Warning: This is an untypically photo-heavy post. The planets aligned and I had a nice day, a dress I'm very happy with, a son willing to take multiple photos (I don't have a camera remote and my camera only takes two shots at a time, and I quickly tire of running back and forth and smoothing clothes in the process), and -- a good hair day. :-)
So, let's get to it.
This is the Gillian wrap dress by Muse Patterns. The Gillian pattern can also be made as separates, a wrap top and a wrap skirt. As you can see, I made the dress. It's available in sizes 30 - 48, which correspond to bust sizes 30" - 48". Kat of Muse invited me to test the pattern before its release and I agreed, because this is a style that I would wear. Which is one big reason this new indie pattern line stands out from others for me. While there are a number of indie patterns I admire from afar, I know I'd never wear most of them, either due to body type or age (cough:29:cough). Muse offers patterns I would actually wear (two so far, but I'm hoping for more if this dress is any indication) , and I think ladies of all ages will want to wear. The styles are not beginner basics which you can find from other indies or the Big 4. Now that's not to say an advanced beginner couldn't make this dress, but don't expect this to be a teach-me-to-sew pattern.
I asked during testing what bust cup Kat designs for and she answered "B." I'm a DD and didn't have to make a full bust adjustment. But both knits and wraps are very forgiving for full busts, so I'm not sure I should really doubt the B cup sizing. I do know that if you are full-busted, you will find alterations for the girls are probably not needed. Yes, even you Michelle. :-)
Testers were given a little over 2 weeks to turn-around testing the pattern, instructions, and garment view of their choice. We were asked to provide feedback. We were not required to provide photos. I'm sad to admit that I failed miserably in one aspect -- finishing the dress before the release. I had every intention, but the fabric gods did not cooperate. I had ordered new fabric because the fabric requirements had me thinking this dress is a bit of a fabric piggy (more on this later), calling for 3.5+ yards. My stash was not yielding any appropriate pieces that length. So, my fabric order arrived ... SANS the 4-yard cut of the print I had planned to use. Grrrr. Does the universe not know I NEED fabric??
I did read the instructions thoroughly, printed and assembled the PDF (no problems there), checked the cutting layout, and assembled the dress in my mind visualizing the instructions as best as I could. So, even though I didn't sew the dress during the testing schedule, I found a number of issues in the instructions and cutting layout and I'm happy to report that corrections and/or clarification, as appropriate, were incorporated into the final release. So know that Kat is a pattern designer who takes her testers seriously and doesn't have a release date set in stone if corrections are mandated. (Kat was very responsive during the testing process. If anything, it was me who could have been more chatty.) As a tester, it's also gratifying to know that I wasn't just spitting into the wind and wasting my time. The one thing about the instructions, after receiving the released version, I would still like to see improved upon are some of the illustrations. They aren't sparse or horrible as is, but I think a few could be more spatially correct. And that just might be the graphic designer in me. Your mileage may vary. The illustrations certainly didn't hinder me from ending up with a pretty new dress.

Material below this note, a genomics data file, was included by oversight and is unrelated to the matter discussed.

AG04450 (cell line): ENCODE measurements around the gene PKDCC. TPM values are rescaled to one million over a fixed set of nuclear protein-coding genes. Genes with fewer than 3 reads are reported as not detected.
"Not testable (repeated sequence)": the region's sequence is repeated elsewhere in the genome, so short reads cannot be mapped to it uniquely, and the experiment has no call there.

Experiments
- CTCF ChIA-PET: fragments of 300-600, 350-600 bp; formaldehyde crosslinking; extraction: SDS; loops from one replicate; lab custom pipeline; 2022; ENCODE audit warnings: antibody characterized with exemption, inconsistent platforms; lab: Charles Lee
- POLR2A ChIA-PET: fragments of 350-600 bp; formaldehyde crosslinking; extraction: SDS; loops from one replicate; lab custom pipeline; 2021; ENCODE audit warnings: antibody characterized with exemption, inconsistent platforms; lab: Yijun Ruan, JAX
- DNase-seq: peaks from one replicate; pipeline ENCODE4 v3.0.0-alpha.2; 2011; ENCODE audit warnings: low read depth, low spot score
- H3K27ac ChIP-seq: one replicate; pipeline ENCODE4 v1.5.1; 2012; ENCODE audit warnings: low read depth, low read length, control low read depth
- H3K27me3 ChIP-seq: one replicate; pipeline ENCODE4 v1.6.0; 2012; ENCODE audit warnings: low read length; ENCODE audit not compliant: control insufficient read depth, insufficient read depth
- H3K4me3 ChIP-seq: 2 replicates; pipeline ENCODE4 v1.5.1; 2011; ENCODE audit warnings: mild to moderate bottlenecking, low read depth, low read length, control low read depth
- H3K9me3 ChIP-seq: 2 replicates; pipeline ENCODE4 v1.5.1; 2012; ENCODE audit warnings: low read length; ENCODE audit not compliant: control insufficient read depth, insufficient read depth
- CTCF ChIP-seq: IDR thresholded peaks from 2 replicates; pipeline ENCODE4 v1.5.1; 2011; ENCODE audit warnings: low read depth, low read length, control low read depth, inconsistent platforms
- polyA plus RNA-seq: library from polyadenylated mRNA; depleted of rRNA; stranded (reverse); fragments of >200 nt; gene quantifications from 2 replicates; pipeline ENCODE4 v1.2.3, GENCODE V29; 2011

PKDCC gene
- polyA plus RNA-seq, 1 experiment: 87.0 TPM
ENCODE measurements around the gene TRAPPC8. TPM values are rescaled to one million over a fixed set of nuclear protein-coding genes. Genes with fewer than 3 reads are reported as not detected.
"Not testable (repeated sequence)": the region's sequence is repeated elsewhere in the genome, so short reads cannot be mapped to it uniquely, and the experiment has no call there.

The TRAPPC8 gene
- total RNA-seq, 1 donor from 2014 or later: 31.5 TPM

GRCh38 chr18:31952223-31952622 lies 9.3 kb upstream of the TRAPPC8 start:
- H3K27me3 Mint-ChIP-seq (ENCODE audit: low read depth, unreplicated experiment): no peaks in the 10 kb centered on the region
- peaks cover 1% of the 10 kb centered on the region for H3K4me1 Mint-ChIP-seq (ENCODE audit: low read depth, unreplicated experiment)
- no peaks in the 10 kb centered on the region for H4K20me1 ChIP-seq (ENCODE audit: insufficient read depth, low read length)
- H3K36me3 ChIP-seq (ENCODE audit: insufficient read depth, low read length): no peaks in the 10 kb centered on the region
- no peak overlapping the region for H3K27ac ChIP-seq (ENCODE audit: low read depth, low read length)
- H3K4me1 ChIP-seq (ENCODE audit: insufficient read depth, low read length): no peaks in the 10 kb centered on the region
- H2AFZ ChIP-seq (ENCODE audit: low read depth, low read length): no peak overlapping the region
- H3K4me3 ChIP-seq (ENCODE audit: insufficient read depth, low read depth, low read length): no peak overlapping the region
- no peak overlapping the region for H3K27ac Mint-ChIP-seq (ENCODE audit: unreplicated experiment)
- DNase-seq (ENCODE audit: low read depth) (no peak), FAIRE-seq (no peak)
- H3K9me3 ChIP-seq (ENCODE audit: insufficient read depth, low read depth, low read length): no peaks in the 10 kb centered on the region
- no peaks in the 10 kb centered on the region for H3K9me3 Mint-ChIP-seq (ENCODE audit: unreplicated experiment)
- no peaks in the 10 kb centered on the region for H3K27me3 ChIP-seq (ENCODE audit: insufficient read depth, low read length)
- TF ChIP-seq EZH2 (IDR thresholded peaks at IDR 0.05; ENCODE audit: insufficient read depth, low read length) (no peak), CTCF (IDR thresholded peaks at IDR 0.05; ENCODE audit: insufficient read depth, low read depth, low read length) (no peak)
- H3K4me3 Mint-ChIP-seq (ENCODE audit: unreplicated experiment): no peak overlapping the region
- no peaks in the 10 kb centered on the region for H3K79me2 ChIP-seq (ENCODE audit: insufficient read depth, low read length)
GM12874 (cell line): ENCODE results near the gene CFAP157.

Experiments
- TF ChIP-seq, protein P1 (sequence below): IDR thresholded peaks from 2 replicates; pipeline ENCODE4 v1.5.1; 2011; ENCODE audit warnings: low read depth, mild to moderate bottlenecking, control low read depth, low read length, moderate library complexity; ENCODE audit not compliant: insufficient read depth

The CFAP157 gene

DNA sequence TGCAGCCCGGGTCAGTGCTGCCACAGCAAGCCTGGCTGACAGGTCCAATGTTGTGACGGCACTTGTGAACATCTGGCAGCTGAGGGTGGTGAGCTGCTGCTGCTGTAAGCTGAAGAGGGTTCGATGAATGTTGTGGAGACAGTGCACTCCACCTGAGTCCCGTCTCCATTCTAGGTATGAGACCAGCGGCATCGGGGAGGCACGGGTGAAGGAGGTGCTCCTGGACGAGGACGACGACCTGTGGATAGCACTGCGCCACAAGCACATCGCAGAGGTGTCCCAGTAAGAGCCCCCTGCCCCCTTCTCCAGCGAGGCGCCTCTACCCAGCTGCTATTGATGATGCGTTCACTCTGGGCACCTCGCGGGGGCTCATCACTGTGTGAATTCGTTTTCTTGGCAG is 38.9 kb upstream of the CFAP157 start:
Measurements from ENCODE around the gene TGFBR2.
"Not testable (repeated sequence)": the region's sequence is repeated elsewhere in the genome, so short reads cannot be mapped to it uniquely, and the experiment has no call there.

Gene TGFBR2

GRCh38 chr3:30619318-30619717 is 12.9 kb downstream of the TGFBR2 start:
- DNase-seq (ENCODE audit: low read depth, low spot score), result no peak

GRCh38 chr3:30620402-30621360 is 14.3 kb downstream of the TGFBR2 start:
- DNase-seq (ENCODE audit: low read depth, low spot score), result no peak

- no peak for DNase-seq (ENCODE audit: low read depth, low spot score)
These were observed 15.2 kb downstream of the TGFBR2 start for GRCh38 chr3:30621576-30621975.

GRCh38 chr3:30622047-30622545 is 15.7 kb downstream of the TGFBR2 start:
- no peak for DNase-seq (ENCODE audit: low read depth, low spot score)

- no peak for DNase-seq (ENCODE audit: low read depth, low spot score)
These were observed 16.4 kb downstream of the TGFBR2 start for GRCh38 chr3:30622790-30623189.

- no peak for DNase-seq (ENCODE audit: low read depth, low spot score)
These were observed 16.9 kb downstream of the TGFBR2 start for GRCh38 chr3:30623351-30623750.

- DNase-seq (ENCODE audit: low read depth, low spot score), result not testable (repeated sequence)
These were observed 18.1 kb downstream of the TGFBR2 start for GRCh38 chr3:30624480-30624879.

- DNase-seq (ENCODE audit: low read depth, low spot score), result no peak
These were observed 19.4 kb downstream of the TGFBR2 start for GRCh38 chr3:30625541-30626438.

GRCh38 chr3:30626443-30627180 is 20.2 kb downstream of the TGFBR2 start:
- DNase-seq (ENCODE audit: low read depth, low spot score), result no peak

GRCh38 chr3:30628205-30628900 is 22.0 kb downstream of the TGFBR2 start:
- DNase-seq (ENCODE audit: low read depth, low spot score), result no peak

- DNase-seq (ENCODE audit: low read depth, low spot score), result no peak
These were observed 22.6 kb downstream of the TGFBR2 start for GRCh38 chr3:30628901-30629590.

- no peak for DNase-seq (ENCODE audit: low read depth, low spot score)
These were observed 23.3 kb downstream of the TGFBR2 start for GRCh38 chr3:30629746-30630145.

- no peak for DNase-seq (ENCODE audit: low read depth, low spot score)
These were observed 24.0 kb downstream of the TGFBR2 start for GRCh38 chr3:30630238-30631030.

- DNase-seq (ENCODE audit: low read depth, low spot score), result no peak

I also found a few "problems" when actually sewing the dress, but only one is not due to body type or my own stupidity. Details for all below.
The one drafting "problem" I found you can see below, but it's very minor and easily corrected. The shoulder seam joining the front and back yokes results in a bit of a wonky shape at the top of the armscye.
Solution: Trim it off. That's it. Definitely not a deal breaker.
This next alteration, below, is due to my very erect back/posture and square shoulders. I did not make either alteration before cutting fabric because I was testing. But I did want a wearable dress if possible, so after I had the bodice mostly completed, I tried it on and decided I really needed to remove an inch from the CB length above the shoulder blades (erect posture) to avoid the neckband sitting in my back hairline. I have this same issue with Jalie and Burda, so I know it's me and not them. The chalk line below shows what I trimmed away before sewing on the neckband.
Speaking of fabric, I did end up using stash after all (an ITY print and ribbed brown poly for contrast) because I decided that I would see if I could squeeze the pattern onto a 3-yard piece. I'm happy to report that I easily could, and I even lengthened the waist ties by 16" each so I could tie them in front, instead in back as designed. (Back ties look fine on other ladies and I'm not judging, I swear. But on me I feel like Holly Hobbie or pregnant or something). But, I didn't cut long sleeves or self-fabric yokes and I didn't follow the layout exactly because I thought I was in squeeze mode. The important takeaway from this is to note that the cutting layout reflects cutting every single piece from the same fabric. If you're planning on any contrast pieces (and you should, so the unique design elements stand out!), then the fabric requirements will vary. I'm thinking if you do contrast yokes, neckband, midriff, and ties, you can get by with 2-2.5 yds for the main dress and about 1 yd for the contrast.